I am impressed every time my child spots a dandelion and plucks it as if something truly magnificent has captured his attention. This kind of wonder seems to fade as we get older. So I have always been interested in how the saints were able to not just maintain this sense of awe but also express their sense of wonder in such beautiful and poetic ways.

They could be in nature with a sense of the sacred. St. John Paul II noticed this in St. Francis: “In contemplating nature, when Francis discovers that everything speaks to him of God, his eyes are filled with joy and he exclaims in the Canticle of Brother Sun: everything “… from you Most High, bears significance.” Saints like Francis had a capacity for wonder that was tied to their sense of stewardship. This stewardship drew out of an appreciation of the good and love of God and neighbor.

Wonder draws us into what St. John Paul II called an “ecological conversion.” In “God Made Man the Steward of Creation,” he says:

“If we scan the regions of our planet, we immediately see that humanity has disappointed God’s expectations. Man, especially in our time, has without hesitation devastated wooded plains and valleys, polluted waters, disfigured the earth’s habitat, made the air unbreathable, disturbed the hydrogeological and atmospheric systems, turned luxuriant areas into deserts and undertaken forms of unrestrained industrialization, degrading that “flowerbed” – to use an image from Dante Alighieri (Paradiso, XXII, 151) – which is the earth, our dwelling-place.”

St. John Paul

Stewardship Is More Than Recycling And Sustainability

Before I saw how wonder is uniquely connected to stewardship, I thought stewardship was being mindful of recycling and sustainability. I had little understanding of how ecology is about relationships—relationships between us and God, between us and others, and us and the world. Then, I observed my son in nature. A child’s sense of wonder is so deep that he can behold a dandelion like a star fell from the sky. Their sense of awe isn’t jaded by the things in nature that we have begrudgingly recast as nuisances—dandelions are now weeds that ruin our manicured lawns and insects are bugs that spoil our patio enjoyment.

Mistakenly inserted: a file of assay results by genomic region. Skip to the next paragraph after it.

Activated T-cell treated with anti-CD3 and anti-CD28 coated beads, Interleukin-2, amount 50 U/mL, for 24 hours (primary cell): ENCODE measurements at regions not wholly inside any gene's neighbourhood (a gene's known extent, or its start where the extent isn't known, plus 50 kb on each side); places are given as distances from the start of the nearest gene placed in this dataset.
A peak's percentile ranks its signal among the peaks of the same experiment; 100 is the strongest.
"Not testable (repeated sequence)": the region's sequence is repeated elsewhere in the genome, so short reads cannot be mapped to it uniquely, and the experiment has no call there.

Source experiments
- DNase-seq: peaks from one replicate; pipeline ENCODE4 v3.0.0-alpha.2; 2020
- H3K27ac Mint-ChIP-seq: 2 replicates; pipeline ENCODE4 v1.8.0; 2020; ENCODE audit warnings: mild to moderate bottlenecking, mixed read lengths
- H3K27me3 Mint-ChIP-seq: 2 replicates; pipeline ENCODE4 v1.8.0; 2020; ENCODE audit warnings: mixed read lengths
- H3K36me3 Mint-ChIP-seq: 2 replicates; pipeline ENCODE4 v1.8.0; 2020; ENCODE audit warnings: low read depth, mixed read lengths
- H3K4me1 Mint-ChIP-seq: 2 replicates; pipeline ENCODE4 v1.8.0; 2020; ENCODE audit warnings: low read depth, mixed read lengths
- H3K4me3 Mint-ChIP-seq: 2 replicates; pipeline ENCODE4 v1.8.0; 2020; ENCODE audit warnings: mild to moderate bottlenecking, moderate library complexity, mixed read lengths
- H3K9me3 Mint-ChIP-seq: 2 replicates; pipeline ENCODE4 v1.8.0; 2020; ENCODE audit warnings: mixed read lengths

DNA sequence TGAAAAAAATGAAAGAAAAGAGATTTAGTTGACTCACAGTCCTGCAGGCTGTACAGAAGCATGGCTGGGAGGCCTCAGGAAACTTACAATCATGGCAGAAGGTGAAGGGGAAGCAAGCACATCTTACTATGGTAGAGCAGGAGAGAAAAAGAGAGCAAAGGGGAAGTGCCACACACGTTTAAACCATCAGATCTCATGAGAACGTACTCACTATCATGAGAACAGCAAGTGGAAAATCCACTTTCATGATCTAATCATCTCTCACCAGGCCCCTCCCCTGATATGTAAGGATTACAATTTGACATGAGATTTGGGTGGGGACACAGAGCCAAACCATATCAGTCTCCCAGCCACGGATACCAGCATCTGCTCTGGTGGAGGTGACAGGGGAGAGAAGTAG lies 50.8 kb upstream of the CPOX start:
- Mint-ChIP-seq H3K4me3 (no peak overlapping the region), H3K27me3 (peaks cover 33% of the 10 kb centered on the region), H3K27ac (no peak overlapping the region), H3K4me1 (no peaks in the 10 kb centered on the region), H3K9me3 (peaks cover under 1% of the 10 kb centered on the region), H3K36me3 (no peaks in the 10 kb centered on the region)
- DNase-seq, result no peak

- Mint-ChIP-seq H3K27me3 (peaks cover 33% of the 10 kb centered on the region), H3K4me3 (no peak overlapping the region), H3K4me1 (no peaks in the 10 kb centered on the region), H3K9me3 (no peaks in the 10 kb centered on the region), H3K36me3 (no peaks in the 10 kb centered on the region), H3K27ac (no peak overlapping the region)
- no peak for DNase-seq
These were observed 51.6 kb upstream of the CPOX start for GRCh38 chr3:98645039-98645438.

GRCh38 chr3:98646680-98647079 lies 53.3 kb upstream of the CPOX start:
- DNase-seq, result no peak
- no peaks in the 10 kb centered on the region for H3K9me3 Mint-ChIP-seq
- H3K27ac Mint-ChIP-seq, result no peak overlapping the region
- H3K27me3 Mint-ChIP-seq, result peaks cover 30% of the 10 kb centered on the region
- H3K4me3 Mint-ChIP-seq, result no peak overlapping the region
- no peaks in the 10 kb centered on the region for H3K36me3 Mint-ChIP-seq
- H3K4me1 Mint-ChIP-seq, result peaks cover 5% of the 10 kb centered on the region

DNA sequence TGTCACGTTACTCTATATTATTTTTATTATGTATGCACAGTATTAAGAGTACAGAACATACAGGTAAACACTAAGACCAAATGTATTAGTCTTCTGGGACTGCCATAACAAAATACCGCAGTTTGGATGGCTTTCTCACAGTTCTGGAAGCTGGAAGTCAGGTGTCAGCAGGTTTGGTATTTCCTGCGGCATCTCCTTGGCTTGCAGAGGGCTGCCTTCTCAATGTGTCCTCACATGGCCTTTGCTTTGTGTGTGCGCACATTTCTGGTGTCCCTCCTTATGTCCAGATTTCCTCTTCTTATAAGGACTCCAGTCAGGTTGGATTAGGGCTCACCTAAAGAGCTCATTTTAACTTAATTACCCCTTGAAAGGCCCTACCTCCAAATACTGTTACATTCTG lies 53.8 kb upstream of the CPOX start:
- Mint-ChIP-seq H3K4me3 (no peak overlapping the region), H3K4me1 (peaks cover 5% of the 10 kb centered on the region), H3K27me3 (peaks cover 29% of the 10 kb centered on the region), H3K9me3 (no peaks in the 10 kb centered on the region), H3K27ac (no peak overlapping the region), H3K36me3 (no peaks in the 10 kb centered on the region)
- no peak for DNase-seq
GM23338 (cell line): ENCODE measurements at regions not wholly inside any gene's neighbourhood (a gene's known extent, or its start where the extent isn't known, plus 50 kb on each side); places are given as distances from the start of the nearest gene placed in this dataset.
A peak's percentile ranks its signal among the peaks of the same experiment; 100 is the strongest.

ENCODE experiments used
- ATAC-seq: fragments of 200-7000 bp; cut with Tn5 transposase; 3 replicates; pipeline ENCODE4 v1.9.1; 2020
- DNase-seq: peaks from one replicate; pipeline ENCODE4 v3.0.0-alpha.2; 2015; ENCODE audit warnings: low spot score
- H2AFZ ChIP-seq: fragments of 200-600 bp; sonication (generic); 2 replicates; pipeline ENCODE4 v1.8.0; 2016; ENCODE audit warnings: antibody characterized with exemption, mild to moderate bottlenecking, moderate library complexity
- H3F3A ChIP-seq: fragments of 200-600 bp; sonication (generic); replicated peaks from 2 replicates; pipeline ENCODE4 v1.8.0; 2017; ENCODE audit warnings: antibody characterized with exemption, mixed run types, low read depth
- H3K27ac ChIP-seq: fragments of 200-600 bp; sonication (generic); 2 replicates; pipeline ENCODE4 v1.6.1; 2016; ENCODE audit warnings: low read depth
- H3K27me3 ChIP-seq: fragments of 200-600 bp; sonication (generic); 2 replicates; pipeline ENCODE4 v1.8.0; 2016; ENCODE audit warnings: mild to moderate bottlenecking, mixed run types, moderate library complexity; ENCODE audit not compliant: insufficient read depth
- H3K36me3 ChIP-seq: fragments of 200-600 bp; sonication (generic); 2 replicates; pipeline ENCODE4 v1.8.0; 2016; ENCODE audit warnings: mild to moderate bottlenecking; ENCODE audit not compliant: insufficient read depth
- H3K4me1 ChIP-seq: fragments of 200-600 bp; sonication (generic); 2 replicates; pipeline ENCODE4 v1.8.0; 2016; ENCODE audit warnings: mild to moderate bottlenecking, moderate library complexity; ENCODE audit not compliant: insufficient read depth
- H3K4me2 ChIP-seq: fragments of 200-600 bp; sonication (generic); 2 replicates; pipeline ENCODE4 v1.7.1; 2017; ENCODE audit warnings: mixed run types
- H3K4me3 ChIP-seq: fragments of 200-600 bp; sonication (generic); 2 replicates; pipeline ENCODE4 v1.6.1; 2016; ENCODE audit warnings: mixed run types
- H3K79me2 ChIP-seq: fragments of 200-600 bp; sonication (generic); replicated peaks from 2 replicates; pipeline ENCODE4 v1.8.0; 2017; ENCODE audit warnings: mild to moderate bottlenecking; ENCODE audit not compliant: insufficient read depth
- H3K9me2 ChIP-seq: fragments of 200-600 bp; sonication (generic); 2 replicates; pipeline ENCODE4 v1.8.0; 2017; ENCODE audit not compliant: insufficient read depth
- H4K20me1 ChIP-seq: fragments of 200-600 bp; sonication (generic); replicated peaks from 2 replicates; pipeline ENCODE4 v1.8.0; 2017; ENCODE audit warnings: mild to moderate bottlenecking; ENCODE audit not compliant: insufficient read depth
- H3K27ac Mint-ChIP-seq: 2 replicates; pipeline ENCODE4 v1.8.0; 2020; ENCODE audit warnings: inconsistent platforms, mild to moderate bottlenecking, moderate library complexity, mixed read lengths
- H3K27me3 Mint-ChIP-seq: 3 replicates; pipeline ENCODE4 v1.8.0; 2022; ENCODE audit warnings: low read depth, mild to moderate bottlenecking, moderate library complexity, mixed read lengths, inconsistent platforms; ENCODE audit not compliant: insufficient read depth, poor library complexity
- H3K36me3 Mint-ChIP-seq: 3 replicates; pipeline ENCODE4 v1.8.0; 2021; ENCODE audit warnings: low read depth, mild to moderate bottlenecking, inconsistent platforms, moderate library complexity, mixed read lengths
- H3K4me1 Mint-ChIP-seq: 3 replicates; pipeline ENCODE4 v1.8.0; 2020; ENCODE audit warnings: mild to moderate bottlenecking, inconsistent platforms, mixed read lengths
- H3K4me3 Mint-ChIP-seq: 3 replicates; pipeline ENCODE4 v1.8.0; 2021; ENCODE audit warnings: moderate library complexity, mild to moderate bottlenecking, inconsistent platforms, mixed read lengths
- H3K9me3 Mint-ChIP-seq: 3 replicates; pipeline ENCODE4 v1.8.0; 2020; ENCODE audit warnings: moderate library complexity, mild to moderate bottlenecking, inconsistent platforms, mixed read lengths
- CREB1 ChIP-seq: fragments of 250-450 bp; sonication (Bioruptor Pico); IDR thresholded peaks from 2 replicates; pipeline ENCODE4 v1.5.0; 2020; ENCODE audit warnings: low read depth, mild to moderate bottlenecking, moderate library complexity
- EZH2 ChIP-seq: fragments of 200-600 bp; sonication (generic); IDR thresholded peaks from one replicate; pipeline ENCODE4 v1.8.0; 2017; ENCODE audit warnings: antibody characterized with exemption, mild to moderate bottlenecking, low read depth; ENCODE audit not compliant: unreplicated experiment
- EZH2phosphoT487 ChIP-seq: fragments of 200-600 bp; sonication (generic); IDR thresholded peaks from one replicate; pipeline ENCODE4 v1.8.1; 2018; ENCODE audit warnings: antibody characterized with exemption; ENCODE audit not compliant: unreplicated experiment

I also discovered profound quotes from saints—saints who were Church fathers, saints who were scholars, and saints who served. They had a capacity for wonder that enabled them to see with a supernatural gaze. The beauty of creation led to their recollection. This was the starting point for my journal Behold: A Reflection Journal Where Wonder, Creation, and Stewardship Meet.

The Saints Admire Creation

As a principle of Catholic social teaching, care of creation calls us to become good stewards. The sense of awe and wonder of the saints helped them see creation with the eyes of good stewards of creation. In Story of a Soul, St. Thérèse of Lisieux could name specific plants on her walk: “I still feel the profound and poetic impressions which were born in my soul at the sight of fields enameled with cornflowers and all types of wild flowers. Already I was in love with the wide open spaces. Space and the gigantic fir trees, the branches sweeping down to the ground, left in my heart an impression similar to the one I experience still today at the sight of nature.” This encouraged me to take time to learn the names of plants and flowers with my son. We also learned the names of songbirds so we could identify them and distinguish their different styles of song. 

St. Catherine of Siena, among other saints like St. Francis, St. Teresa of Ávila, and St. Hildegard, also saw profound connections between us and creation that spark our recollection. In The Dialogue of St. Catherine of Siena, she says: “Keep in mind that each of you has your own vineyard. But everyone is joined to your neighbor’s vineyards without any dividing lines. They are so joined together, in fact, that you cannot do good or evil for yourself without doing the same for your neighbors.” When chemicals pollute our water and food sources, people, especially disadvantaged people are impacted. We also know the health benefits of being in nature, but not everyone has access to or lives in a place surrounded by the beauty of nature.

Finally, St. Augustine and St. Thomas Aquinas noticed the beauty of creation and how that beauty directs us toward God. St. Thomas Aquinas writes, “The beauty of the creature is nothing other than a likeness of the divine beauty, participated in by created things” (De Div. Nom. 4:5.9). Our call to stewardship is drawn authentically from our awe of creation and relationship to God.

Some might ask what naming plants and expressing awe and appreciation have to do with stewardship. Learning and appreciating are the first steps to practicing stewardship. To be a good steward, we must know and love what we are stewards of; what we aim to protect and why. It is also just as important to see the integral nature of ecology in order to reestablish our relationship with nature and others. In this sense, wonder might be the first step in caring for creation. 

Image: Photo by Vitolda Klein on Unsplash

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